Appropriate grazing management is an important tool in effectively utilizing land resources. In the US, we don't need more land or even better land as some areas of the world. We only need to learn and apply the basic principles of grazing management. One basic concept that would add greatly to better production is rotational grazing. However, many pastures and other grassland areas are continuously grazed. Animals are permitted to wander across a pasture or range throughout the grazing season. Continuous grazing produces the lowest pasture yields and leads to deterioration of the forage resource because animals select their favorites and eat them until they are gone. Other species, less appealing, are ignored and allowed to grow past their prime development stage. More effective controlled grazing systems are presented in this topic module.

Types of Grazing Methods

The first delineation needed in discussing the different types of grazing methods is to understand continuous and rotational grazing. Animals having unrestricted and uninterrupted access throughout the grazing season is continuous grazing. Continuous grazing can serve a role in livestock production where animals are encouraged to only eat the "cream of the crop" such as might be the case with race horses or dairy cows. Rotational grazing implies only one section of pasture is grazed at a time while the remainder of the pasture is allowed to regrow. The recurring periods of grazing and resting for regrowth continue throughout the time grazing is allowed. Rotational grazing allows plants to remain healthy by renewing energy reserves, rebuilding plant vigor, and giving long-term maximum production. It is more advantageous to sustainability in agriculture.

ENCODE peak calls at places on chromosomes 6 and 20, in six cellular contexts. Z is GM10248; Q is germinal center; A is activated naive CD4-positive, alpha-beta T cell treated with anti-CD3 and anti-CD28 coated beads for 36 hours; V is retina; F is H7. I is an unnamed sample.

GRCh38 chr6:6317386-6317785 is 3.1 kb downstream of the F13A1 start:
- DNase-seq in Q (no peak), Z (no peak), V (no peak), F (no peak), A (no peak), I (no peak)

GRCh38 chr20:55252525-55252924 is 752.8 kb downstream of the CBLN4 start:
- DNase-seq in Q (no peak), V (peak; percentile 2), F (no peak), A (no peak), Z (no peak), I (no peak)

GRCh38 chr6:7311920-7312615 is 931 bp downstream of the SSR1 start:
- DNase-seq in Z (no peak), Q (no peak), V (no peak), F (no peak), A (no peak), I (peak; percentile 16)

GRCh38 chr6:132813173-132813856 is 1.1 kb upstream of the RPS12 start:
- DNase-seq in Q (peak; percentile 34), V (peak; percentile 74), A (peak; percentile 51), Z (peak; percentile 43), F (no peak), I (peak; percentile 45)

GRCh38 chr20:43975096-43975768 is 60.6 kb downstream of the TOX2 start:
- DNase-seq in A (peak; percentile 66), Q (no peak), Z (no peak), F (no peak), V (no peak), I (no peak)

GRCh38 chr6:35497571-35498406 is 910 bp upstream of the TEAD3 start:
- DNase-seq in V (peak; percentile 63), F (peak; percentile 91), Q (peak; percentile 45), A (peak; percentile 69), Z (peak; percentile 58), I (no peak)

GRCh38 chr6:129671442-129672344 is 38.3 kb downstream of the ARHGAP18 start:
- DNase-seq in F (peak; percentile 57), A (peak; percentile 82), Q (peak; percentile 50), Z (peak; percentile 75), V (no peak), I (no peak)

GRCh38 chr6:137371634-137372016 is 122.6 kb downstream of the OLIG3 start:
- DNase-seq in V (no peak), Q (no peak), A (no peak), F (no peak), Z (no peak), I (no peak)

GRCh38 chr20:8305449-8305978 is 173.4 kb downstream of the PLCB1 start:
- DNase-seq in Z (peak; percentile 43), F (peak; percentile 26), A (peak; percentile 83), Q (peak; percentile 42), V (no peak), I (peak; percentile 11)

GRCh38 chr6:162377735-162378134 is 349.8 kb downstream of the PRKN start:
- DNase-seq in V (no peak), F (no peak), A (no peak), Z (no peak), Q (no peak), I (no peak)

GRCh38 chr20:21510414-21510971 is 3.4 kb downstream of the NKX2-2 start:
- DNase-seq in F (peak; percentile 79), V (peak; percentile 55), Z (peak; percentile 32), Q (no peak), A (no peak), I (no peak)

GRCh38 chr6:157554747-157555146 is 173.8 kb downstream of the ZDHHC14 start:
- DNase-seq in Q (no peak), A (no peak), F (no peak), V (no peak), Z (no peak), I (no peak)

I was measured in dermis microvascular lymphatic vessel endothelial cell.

For any type of rotational grazing the land is subdivided or sectioned off into smaller areas, sometimes called paddocks. The livestock are moved from one paddock to another in order to best promote plant health and growth. The secret to successful rotational grazing is the timing of rotations which must be based as much as is possible to the growth of the forage. Some have used rotational grazing unsuccessfully by rotating livestock based on calendar dates or convenience without carefully considering the plant growth.

Rotational Grazing Systems

Rotational grazing can utilize two or more paddocks. Intensive rotational grazing implies many paddocks are utilized and livestock are moved on a frequent basis. Intensive rotational grazing requires a lot of management with the greater paddock numbers, shorter grazing periods, and longer rest periods on vacant paddocks. But generally, the greater the management intensity, the greater the livestock production per acre. This type of grazing practice is also called Management Intensive Grazing (MIG) and provides more stable production during poor growing conditions (drought), greater yield, higher quality, decreased weed and erosion, and uniform soil fertility levels. Slight variations on this general grazing type are called: Hohenheim, Voisin, short-duration, high-intensity, low frequency, controlled, and strip grazing, Savory systems.

Creep grazing allows young, smaller animals to graze areas that mature livestock cannot access. This is accomplished by having creep gates or fencing that permits the smaller animals through. This is done to provide the highest quality feed to the young growing animals.

First-last grazing is designed to allow two or more groups of animals, usually with different nutritional needs, to graze the same paddock but at different times.

For example: a livestock group requiring high quality forage, like dairy cows, are allowed to graze the area first, selecting the best forage, then another group follows to graze the somewhat lower quality forage remaining.

Strip grazing refers to confining animals to a strip or small section of pasture for rapid grazing in a short time period. This forces the animals to graze the forage with little opportunity for selection. This can also be used to "teach" animals to eat a new forage type as is often the case with radishes and turnips used as miscellaneous forages.

These examples of types of grazing show some of the ways that forage managers can utilize their forage resources wisely while considering the needs of the livestock.

Targeted Grazing 

(Claudia Ingham to develop)